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Collins Says She's Disappointed That The Senate Voted Against Calling Witnesses

J Scott Applewhite
Collins returns to the Senate chamber from the afternoon break in the impeachment trial of President Trump on charges of abuse of power and obstruction of Congress, at the Capitol in Washington, Friday, Jan. 31, 2020.

U.S. Republican Sen. Susan Collins says she is disappointed that the Senate has voted against calling its own witnesses in President Trump’s impeachment trial.

Collins and Mitt Romney of Utah were the only two Republicans to break ranks and side with Democrats in the failed effort to call witnesses. Collins says she still has many questions about the role of many current and former officials in the attempt by the President to get the Ukraine to investigate former-Vice President Joe Biden and his son Hunter. And now she will have to rely on the record compiled by the House to decide whether to vote to remove him from office.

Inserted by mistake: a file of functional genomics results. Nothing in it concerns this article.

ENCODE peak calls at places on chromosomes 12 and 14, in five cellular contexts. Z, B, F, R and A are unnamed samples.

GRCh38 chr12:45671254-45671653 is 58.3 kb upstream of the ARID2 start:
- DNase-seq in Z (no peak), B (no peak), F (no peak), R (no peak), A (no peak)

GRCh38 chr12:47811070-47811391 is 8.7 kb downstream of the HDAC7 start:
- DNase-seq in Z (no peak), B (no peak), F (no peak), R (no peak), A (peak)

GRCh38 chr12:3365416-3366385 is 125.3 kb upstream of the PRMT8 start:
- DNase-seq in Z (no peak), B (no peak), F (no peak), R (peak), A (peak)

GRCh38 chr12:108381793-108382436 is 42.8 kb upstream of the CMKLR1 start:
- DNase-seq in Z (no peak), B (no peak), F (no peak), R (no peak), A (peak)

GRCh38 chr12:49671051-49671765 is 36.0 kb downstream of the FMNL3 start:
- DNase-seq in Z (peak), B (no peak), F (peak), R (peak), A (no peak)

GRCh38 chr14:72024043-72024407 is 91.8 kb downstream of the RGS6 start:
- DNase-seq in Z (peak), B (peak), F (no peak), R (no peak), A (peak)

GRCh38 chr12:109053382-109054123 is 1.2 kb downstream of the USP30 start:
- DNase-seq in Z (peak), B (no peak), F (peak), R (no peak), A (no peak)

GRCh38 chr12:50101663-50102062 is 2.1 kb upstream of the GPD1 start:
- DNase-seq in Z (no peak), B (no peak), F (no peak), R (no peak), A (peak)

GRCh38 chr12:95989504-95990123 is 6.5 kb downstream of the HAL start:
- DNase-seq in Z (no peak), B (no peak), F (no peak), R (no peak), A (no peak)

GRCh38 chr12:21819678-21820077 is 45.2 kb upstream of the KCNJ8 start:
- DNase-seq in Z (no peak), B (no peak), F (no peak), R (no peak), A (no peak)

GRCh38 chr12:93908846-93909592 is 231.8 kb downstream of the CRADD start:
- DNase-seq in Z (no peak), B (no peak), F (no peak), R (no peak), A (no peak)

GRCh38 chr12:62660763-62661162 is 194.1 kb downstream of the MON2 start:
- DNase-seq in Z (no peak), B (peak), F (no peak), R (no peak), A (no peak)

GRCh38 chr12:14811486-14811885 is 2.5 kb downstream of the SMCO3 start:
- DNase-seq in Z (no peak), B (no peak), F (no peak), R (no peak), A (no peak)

“Since that motion narrowly failed, I will now have to make a decision based on the record before me.”

Collins says she plans to address the Senate and outline how she will vote on the articles of impeachment and why.

“In the end, I have to do what I think is right. That has always been my approach to the job and always will be.”

Originally published Feb. 2, 2020 a 8:16 a.m. ET.

Journalist Mal Leary spearheads Maine Public's news coverage of politics and government and is based at the State House.